Does the Legal Presumption of Intoxication in Some DWI Cases Violate Due Process?
Driving while intoxicated (DWI) is a traffic offense, rather than a criminal offense, under New Jersey law. Most—although not all—of the protections offered in criminal prosecutions by the U.S. and New Jersey Constitutions apply to DWI cases. The guarantee of due process in legal proceedings, found in the Fifth and Fourteenth Amendments to the U.S. Constitution, is one of the most important protections. New Jersey’s DWI statute creates a legal presumption of intoxication for anyone whose blood alcohol content (BAC) is 0.08 percent or higher. The New Jersey Appellate Division discussed whether this violates due process back in 1959, in State v. Protokowicz. Despite its age, the case still has relevance to DWI defense today.
The term “due process” generally means the right to fair legal proceedings. The U.S. Constitution states twice that no one may “be deprived of life, liberty, or property, without due process of law.” Courts have interpreted the Fifth Amendment’s Due Process Clause to apply to the federal government, while the Fourteenth Amendment applies to the states. The New Jersey Constitution also provides for due process in Article I, section 1, stating that “[a]ll persons…have certain natural and unalienable rights,” including “those of enjoying and defending life and liberty, [and] of acquiring, possessing, and protecting property.”
The New Jersey DWI statute defines the offense in two ways. A person commits the offense if (1) they “operate a motor vehicle while under the influence” of alcohol or drugs, or (2) drive with a BAC of 0.08 percent or higher. In the second type of DWI, BAC evidence creates a presumption that a defendant was “under the influence.” State laws requiring drivers to submit to breath testing facilitate the collection of BAC evidence. Since this presumption seems to put a DWI defendant at a disadvantage from the very beginning, does it pose due process problems?
The defendant in Protokowicz appealed his DWI conviction, partly on the ground that the legal presumption of intoxication based on BAC violated his due process rights under the Fourteenth Amendment and the New Jersey Constitution. At that time, New Jersey law discussed the presumption more explicitly. While current law creates a presumption of intoxication for a BAC of 0.08 or higher, the law in 1959 applied the presumption to a BAC of 0.15 percent or higher. A BAC of 0.05 percent or less created a presumption against intoxication, and a BAC between 0.05 and 0.15 percent could support a finding of guilt when presented “with other competent evidence.”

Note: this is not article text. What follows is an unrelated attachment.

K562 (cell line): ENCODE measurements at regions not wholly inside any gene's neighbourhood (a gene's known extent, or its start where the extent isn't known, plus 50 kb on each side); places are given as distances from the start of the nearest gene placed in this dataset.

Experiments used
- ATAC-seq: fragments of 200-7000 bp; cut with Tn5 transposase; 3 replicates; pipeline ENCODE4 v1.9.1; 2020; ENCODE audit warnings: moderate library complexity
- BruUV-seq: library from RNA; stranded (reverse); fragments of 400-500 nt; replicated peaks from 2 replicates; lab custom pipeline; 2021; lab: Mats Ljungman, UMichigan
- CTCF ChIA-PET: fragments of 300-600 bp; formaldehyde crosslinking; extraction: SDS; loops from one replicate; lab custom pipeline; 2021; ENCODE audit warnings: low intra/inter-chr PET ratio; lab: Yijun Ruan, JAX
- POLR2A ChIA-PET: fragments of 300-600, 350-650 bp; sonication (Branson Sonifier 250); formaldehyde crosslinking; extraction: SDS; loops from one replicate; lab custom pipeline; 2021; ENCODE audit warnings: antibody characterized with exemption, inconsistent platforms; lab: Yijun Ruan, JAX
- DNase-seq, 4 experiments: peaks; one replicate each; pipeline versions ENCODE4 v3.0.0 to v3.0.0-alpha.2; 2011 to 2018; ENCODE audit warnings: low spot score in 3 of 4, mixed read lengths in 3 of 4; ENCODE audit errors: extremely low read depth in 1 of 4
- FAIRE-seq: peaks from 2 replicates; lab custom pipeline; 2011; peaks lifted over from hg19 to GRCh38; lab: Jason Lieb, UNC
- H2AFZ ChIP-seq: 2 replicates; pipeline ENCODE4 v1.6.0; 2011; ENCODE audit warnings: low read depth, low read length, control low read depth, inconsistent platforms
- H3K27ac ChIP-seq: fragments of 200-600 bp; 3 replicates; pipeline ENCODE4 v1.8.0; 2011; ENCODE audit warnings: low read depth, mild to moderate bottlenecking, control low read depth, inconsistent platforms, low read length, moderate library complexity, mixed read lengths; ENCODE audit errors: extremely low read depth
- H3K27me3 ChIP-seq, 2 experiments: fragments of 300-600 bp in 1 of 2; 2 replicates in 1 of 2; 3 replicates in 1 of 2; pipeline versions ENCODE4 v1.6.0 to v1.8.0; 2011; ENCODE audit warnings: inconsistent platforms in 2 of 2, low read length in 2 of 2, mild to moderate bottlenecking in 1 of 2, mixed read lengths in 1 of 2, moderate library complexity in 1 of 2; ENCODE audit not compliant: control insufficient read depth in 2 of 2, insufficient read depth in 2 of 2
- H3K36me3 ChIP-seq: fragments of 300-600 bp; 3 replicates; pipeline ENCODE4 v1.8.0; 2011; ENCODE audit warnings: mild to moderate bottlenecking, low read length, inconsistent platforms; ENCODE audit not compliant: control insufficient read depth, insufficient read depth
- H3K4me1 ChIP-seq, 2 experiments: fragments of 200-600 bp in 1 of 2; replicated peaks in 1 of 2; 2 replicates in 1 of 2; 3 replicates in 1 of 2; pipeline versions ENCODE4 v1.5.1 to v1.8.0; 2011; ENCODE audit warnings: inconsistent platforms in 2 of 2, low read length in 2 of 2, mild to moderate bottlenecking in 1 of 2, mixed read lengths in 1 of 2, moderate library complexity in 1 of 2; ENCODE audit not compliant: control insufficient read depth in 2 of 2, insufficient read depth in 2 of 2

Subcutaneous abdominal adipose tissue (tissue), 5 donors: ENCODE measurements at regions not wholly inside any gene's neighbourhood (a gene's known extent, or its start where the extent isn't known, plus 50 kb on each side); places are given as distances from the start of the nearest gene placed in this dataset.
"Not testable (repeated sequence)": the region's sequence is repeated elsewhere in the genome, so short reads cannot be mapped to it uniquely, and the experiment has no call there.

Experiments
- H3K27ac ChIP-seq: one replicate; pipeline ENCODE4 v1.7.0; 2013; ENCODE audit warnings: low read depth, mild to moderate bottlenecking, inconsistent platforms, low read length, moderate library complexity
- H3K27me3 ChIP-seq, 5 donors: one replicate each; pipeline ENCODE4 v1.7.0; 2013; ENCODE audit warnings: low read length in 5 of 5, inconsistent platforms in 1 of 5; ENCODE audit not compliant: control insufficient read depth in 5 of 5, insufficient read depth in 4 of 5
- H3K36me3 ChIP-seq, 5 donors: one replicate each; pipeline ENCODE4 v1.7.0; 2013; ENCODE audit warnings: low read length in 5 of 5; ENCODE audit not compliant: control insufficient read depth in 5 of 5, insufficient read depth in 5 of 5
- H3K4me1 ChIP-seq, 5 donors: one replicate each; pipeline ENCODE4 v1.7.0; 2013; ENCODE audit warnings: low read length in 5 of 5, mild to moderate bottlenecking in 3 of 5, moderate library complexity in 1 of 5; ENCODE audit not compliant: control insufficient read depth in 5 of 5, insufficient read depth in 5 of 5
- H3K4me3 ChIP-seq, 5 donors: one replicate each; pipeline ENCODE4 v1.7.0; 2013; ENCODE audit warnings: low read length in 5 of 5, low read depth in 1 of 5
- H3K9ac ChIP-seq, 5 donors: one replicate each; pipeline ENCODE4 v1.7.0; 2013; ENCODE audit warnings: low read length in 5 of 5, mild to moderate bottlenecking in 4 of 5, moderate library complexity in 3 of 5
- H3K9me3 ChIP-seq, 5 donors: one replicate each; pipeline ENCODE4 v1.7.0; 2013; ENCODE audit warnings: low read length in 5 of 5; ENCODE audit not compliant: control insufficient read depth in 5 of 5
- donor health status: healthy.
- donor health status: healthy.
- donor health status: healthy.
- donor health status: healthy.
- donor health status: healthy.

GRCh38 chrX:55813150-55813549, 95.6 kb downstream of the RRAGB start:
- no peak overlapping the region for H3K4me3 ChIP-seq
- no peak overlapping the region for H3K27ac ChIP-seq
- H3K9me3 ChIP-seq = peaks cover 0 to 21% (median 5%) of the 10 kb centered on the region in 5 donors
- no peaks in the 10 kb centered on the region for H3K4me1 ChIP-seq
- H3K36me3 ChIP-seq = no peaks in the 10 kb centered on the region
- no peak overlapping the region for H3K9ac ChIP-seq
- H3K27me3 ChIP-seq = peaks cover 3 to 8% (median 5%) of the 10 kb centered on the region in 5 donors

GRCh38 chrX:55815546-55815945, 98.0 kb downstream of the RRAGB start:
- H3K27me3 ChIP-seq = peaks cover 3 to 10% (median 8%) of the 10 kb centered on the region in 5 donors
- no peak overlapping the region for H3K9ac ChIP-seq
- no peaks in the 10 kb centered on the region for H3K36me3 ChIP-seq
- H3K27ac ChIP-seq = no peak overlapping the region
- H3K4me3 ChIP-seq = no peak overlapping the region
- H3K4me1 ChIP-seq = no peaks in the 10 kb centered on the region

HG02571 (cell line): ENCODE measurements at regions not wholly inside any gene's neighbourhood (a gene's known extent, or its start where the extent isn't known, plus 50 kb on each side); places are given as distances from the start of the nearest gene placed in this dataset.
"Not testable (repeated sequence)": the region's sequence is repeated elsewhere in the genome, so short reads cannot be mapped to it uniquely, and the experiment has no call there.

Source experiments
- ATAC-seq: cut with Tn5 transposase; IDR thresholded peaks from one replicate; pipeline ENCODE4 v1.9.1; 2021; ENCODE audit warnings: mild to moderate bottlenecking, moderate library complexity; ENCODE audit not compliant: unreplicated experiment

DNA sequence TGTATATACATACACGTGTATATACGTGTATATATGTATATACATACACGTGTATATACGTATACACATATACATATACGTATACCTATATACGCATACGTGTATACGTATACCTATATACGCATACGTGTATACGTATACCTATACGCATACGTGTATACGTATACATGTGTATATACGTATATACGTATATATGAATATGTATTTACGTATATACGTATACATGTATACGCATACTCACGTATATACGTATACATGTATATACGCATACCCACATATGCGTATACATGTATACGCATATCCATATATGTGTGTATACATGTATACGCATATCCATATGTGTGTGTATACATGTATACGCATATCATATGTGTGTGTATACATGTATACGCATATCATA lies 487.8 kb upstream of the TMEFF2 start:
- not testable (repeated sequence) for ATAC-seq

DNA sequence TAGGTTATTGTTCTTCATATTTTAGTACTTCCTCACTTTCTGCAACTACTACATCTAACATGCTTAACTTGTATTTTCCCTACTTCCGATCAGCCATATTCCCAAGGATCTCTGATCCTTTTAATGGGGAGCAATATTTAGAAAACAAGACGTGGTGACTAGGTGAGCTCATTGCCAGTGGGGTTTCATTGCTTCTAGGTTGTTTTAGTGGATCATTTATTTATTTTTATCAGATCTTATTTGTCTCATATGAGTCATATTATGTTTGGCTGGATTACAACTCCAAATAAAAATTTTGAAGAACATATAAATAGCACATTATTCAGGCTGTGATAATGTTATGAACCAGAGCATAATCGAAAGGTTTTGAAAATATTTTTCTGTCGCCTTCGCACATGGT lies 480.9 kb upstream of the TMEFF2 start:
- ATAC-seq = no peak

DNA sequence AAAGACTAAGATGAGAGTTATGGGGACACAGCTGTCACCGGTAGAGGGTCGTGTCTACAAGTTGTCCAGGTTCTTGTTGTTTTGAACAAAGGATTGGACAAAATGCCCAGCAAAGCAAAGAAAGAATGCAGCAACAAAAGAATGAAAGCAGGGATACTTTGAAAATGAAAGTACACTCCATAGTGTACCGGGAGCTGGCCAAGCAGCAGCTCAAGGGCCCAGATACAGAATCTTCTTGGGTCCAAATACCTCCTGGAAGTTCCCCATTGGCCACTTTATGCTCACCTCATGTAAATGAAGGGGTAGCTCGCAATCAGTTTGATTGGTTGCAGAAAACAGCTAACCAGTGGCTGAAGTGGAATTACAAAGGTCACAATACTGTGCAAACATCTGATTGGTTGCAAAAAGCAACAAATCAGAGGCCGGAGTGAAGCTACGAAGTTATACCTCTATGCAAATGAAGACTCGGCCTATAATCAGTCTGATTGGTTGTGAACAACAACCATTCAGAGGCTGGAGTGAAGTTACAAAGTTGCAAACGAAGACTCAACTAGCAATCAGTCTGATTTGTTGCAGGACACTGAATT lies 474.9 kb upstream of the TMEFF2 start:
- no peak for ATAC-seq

The Appellate Division rejected the due process claim. The U.S. Supreme Court ruled in Tot v. United States (1943) that a statutory presumption must have a “rational connection between the fact proved and the ultimate fact presumed.” In Breithaupt v. Abram (1957), the Supreme Court held that BAC evidence is a “scientifically accurate” means of establishing intoxication under the law. The Appellate Division found this sufficient to find that the BAC presumption does not violate due process. It also noted that other states had already reached similar conclusions, such as the Arizona Supreme Court’s ruling in State v. Childress (1954). The Appellate Division’s ruling ultimately rests on the question of scientific accuracy.
Defending against charges of alleged DWI in a New Jersey municipal court requires careful planning and preparation. DWI attorney Evan Levow can help you understand your legal rights and guide you through the court process. To schedule a free and confidential consultation with a member of our team, contact us today online or at (877) 593-1717.
More Blog Posts:
New Jersey Appellate Court Considers Warrantless Blood Draw and Credibility Questions in DWI Case, New Jersey DWI Attorney Blog, November 14, 2016
Conditional Guilty Plea Required in New Jersey DWI Cases to Preserve Certain Issues for Appeal, According to Court, New Jersey DWI Attorney Blog, June 15, 2016
New Jersey Supreme Court Declines to Find that the Constitution Requires Jury Trials in Third-Offense DWI Cases, New Jersey DWI Attorney Blog, June 2, 2016